It seems that these days every day of every week brings about new developments along with new violators of the NCAA Rules of Conduct as well as new sanctions.
Just this week, Georgia Tech joined the list when the NCAA placed the Yellow Jackets on a four-year probation along with a fine of $100,000 and stripping them of the 2009 ACC Championship. We also had a look at the LSU Tigers and its relationship with Willie Lyles - the same person who could bring down the Oregon Ducks. Everyone is well aware of the Ohio State Buckeyes on-goings and while they have received some form of punishment, they are clearly not out of the woods yet. Let's not forget the Auburn investigation either.
Throw is some teams like the Florida State Seminoles, Michigan Wolverines, USC Trojans, and the West Virginia Mountaineers and we are looking at a can of worms that is continuously spilling over. But, don't forget about the Alabama Crimson Tide who are current conducting an internal investigation and the North Carolina Tarheels incident.
Six of the aforementioned teams have played in a BCS Championship Game in the past six season. One simple look at all of this tells us that the top programs have long cheated their way to the top without being caught. In fact it had become a game of cat and mouse with many teams flying under the radar. Now teams are staring down the barrel of a .45 unsure of when the thing is gonna go off.
Is there a fix?
Vacated wins/seasons and fines look bad to the public but carry little weight on the university and its football program. Many have thought that paying student athletes will quickly solve the problem that is rearing its ugly head in the world of college sports right now, but will it? There is a huge problem and divide that has been created by this idea. If one sport gets paid why shouldn't the rest?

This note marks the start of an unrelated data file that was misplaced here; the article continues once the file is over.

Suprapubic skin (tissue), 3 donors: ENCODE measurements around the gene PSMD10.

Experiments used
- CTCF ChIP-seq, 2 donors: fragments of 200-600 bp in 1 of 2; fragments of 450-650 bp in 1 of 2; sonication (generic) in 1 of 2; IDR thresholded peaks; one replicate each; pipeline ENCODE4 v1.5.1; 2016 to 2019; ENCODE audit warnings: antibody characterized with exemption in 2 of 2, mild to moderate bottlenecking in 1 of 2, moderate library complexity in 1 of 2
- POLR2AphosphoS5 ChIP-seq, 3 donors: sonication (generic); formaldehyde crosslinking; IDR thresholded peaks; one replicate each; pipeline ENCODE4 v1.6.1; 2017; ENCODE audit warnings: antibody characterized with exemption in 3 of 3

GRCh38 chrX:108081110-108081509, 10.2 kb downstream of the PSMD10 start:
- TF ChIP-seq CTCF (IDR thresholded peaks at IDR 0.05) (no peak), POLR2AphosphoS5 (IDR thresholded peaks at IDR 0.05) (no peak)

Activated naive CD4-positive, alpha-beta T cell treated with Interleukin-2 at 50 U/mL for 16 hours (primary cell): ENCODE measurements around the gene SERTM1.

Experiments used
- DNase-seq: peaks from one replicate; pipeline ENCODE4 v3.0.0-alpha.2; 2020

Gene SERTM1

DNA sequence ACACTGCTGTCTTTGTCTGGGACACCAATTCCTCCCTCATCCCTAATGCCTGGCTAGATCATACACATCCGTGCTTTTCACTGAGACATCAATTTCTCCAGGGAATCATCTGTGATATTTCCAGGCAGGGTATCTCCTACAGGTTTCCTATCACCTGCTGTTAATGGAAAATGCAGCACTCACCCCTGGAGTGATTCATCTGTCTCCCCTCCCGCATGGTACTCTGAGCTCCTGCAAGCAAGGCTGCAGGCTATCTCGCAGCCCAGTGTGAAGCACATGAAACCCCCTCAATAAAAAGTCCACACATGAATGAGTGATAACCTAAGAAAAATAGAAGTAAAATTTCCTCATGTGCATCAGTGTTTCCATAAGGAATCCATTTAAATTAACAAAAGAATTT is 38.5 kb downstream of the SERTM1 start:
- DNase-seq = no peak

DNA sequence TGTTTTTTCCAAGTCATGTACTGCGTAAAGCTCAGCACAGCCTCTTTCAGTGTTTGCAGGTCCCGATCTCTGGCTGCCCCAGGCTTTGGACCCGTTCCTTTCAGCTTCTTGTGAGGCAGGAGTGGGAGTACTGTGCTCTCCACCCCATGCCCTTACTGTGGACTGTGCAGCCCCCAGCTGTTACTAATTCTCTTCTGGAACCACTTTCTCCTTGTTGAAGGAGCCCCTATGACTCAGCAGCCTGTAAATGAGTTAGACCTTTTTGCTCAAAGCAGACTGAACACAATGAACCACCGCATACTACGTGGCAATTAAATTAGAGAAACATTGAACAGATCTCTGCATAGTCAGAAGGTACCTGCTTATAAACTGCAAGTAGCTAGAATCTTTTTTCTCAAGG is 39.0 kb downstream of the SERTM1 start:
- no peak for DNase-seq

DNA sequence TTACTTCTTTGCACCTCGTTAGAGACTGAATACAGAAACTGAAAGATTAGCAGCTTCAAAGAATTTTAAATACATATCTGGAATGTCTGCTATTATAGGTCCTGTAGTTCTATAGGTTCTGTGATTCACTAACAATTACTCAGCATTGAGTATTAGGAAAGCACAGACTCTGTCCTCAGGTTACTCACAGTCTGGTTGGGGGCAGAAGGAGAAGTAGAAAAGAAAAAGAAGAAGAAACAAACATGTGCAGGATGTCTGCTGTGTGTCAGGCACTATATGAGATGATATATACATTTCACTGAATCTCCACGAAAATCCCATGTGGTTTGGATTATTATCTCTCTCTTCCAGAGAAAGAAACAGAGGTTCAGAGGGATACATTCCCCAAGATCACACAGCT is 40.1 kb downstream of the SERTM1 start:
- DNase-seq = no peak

Schools are pulling in far more revenue than they are handing out in scholarships to student athletes. It is something that is very feasible for schools to begin paying their players. The real question remains, if they pay players will it completely derail the violations that players are committing or are the players gonna continue to do what they are doing in order to double their pay?
Ryan Bower has come up with this proposal
It's simple… we pay the players. Not right away, but AFTER they've earned their degree from their university. The details would have to be looked at and policed rigorously by the NCAA, but the establishment of a trust fund for former athletes could end up being the right move.
If each athletic department set aside a certain percentage of money to be equally distributed to athletes upon graduation, you've done two things right. You've encouraged the athlete to obtain their degree (in my plan you only get paid if you graduate) and you've compensated them for the millions they've brought in.
I'm sure you're wondering about the athletes who leave early, right? Well, they don't get paid, it's just that simple. Those athletes are more than likely leaving to make millions of dollars at the professional level and if they can't make it on that, well then its their own fault.
Sounds like a simple plan that has the potential to work.
College Football has met a huge crossroads and people are calling for action. It is only a matter of time before something has to be done.